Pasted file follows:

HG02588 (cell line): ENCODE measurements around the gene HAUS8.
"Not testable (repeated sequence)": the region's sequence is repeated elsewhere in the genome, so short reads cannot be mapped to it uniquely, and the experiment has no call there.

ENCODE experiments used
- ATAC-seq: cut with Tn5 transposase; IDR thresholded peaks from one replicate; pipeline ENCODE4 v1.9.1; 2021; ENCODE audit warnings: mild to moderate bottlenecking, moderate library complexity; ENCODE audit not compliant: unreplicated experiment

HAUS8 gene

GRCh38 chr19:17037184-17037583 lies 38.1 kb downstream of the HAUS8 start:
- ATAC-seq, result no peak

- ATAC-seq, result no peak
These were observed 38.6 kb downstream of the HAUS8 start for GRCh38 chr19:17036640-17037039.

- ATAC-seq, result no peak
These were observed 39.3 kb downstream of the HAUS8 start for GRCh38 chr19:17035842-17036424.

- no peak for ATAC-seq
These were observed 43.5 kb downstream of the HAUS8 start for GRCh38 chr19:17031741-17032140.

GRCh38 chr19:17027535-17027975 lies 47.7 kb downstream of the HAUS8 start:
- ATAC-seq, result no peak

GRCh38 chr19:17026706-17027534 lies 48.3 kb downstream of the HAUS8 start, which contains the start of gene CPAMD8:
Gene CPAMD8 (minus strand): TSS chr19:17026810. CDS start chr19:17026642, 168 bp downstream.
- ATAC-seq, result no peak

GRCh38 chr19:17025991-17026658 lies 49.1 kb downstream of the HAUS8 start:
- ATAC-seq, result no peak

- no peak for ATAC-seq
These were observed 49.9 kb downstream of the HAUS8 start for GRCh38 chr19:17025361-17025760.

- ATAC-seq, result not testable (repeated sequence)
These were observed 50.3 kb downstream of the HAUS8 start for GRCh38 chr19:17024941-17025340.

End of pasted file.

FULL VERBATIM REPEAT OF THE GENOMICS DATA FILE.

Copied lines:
HG02588 (cell line): ENCODE measurements around the gene HAUS8.
"Not testable (repeated sequence)": the region's sequence is repeated elsewhere in the genome, so short reads cannot be mapped to it uniquely, and the experiment has no call there.

ENCODE experiments used
- ATAC-seq: cut with Tn5 transposase; IDR thresholded peaks from one replicate; pipeline ENCODE4 v1.9.1; 2021; ENCODE audit warnings: mild to moderate bottlenecking, moderate library complexity; ENCODE audit not compliant: unreplicated experiment

HAUS8 gene

GRCh38 chr19:17037184-17037583 lies 38.1 kb downstream of the HAUS8 start:
- ATAC-seq, result no peak

- ATAC-seq, result no peak
These were observed 38.6 kb downstream of the HAUS8 start for GRCh38 chr19:17036640-17037039.

- ATAC-seq, result no peak
These were observed 39.3 kb downstream of the HAUS8 start for GRCh38 chr19:17035842-17036424.

- no peak for ATAC-seq
These were observed 43.5 kb downstream of the HAUS8 start for GRCh38 chr19:17031741-17032140.

GRCh38 chr19:17027535-17027975 lies 47.7 kb downstream of the HAUS8 start:
- ATAC-seq, result no peak

GRCh38 chr19:17026706-17027534 lies 48.3 kb downstream of the HAUS8 start, which contains the start of gene CPAMD8:
Gene CPAMD8 (minus strand): TSS chr19:17026810. CDS start chr19:17026642, 168 bp downstream.
- ATAC-seq, result no peak

GRCh38 chr19:17025991-17026658 lies 49.1 kb downstream of the HAUS8 start:
- ATAC-seq, result no peak

- no peak for ATAC-seq
These were observed 49.9 kb downstream of the HAUS8 start for GRCh38 chr19:17025361-17025760.

- ATAC-seq, result not testable (repeated sequence)
These were observed 50.3 kb downstream of the HAUS8 start for GRCh38 chr19:17024941-17025340.